What are my longer-term goals?

The first thing to consider is your long-term goals, and how each resolution fits with those goals. Purpose-based performance includes goal orientation, or an internal compass that directs people toward some long-term aim. This orientation helps people organize and prioritize more immediate actions to make progress toward that aim. People who are goal-oriented and remind themselves of their “end game” live consistently with their beliefs and values and perform better on the immediate goals they set.

When setting New Year’s resolutions, many people end up with a long list of simple resolutions without thinking deeply about their rationale for each resolution, or where each resolution will take them. Linking an immediate goal with a longer-term aim can sustain progress. Thinking about who you want to become can help you decide which resolution(s) to take on.

Why is this personally important?

The next step to consider is why each resolution is personally meaningful for you. When people pursue personally meaningful goals, they are not only more intrinsically motivated but also find more joy in the process of goal pursuit. They are able to reframe challenges as opportunities for personal growth. In one study with elite athletes, we found that personal meaning helped them regulate their emotions when things didn’t go their way and display more patience as they pursued their goals.

Someone who pursues a goal for external rewards that are contingent on a particular end result – for example, validation that comes from winning – is likely to experience shame when they fall short of their goal. Even when they win, they may feel disappointed because the end result does not bring meaning to their life. This is exemplified by the “post-Olympic blues,” when Olympians experience depression after such a significant accomplishment.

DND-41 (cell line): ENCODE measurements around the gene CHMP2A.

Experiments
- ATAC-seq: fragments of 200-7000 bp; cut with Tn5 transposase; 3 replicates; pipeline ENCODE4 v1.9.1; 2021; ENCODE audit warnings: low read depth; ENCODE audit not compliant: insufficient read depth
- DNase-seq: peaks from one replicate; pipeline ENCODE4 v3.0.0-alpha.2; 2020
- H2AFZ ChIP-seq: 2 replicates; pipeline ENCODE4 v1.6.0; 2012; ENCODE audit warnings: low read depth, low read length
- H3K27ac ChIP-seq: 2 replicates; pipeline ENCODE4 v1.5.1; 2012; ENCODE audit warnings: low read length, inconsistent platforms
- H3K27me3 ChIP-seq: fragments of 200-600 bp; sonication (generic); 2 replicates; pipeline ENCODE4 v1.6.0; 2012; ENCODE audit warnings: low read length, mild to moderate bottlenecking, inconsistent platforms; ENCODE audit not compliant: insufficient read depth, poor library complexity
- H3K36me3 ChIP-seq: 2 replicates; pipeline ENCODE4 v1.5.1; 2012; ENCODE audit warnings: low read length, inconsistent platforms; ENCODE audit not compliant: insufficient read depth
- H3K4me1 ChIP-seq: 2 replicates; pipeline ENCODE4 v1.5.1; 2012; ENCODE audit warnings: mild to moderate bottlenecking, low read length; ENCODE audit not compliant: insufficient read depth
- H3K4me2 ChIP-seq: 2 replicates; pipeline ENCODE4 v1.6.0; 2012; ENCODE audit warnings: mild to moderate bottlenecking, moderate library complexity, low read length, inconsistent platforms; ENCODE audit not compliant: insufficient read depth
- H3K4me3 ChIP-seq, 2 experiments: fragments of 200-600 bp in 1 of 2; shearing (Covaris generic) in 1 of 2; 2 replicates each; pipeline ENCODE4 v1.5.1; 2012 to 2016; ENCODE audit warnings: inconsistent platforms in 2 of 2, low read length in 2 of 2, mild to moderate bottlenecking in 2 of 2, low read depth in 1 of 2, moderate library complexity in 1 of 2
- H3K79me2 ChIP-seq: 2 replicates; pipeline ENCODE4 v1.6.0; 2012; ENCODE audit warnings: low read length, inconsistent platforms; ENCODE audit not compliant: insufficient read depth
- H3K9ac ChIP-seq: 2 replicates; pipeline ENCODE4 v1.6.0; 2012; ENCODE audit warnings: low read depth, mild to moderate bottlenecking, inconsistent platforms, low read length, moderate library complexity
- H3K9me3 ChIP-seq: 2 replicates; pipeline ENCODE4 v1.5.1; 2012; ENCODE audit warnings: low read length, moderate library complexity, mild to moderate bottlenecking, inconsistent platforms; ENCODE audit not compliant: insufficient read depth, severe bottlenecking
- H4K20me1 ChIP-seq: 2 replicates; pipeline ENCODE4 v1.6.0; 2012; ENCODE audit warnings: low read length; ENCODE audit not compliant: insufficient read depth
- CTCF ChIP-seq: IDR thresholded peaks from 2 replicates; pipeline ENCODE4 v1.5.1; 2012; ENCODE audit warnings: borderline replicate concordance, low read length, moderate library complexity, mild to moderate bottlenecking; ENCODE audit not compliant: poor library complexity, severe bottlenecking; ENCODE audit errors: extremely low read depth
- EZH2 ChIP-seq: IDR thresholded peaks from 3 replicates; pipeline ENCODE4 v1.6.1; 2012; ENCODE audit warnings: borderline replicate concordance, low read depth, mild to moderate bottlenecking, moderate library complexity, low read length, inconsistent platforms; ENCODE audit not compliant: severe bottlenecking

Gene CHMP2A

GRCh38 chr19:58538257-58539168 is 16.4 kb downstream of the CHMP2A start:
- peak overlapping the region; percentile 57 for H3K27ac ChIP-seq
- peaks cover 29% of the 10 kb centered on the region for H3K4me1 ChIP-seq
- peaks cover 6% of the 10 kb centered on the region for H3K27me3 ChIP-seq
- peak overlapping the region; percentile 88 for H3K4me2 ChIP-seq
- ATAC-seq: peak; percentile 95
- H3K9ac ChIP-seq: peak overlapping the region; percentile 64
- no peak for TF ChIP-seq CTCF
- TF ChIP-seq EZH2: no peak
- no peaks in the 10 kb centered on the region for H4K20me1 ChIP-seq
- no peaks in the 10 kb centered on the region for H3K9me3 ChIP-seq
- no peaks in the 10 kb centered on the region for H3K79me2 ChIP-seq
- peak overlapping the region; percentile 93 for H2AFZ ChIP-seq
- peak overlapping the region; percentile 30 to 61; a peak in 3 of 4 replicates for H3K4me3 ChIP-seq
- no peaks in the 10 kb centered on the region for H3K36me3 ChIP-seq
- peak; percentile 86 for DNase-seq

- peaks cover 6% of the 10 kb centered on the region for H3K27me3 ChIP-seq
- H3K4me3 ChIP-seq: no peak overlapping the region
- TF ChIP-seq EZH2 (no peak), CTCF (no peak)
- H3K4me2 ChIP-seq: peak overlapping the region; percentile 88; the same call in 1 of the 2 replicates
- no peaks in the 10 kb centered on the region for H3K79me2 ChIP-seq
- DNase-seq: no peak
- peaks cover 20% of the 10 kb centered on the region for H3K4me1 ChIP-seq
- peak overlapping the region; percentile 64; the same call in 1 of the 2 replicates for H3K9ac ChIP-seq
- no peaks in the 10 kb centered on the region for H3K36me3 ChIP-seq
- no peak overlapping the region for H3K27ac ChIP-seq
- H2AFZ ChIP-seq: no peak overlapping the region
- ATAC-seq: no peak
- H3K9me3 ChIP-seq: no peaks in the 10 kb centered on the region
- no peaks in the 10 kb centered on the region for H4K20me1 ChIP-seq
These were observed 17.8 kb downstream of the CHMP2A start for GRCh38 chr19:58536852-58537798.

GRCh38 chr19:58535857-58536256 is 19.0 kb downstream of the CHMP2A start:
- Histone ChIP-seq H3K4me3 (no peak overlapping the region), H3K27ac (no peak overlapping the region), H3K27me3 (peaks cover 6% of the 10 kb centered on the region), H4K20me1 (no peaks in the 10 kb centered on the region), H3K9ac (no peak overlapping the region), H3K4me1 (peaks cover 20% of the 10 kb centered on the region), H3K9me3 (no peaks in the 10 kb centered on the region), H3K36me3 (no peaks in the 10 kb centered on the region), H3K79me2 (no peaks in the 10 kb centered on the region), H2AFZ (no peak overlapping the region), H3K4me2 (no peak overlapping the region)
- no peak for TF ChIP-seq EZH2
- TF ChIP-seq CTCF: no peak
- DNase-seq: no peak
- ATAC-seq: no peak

Spend time thinking about your motivation for each resolution. Ask yourself, are you focused on a particular outcome because it will give you self-esteem, status or something else? It can be helpful to think about the potential meaning found in the process of pursuing a goal, regardless of whether you attain the desired outcome.

Who will be positively affected by this?

The final step is to consider who or what, beyond yourself, will be positively affected by your resolution(s). Desire to be a part of something greater than the self, or transcendent motivation, is beneficial for performance for several reasons.

Being healthy for one’s kids can be a motivating goal. Pixel head photo digital skillet/Shutterstock.com

Linking a resolution to transcendent motivation can be a powerful source of inspiration. Someone may link exercise goals to a charitable cause they care about, or they may think about how improving their health will make them a better partner, friend or parent.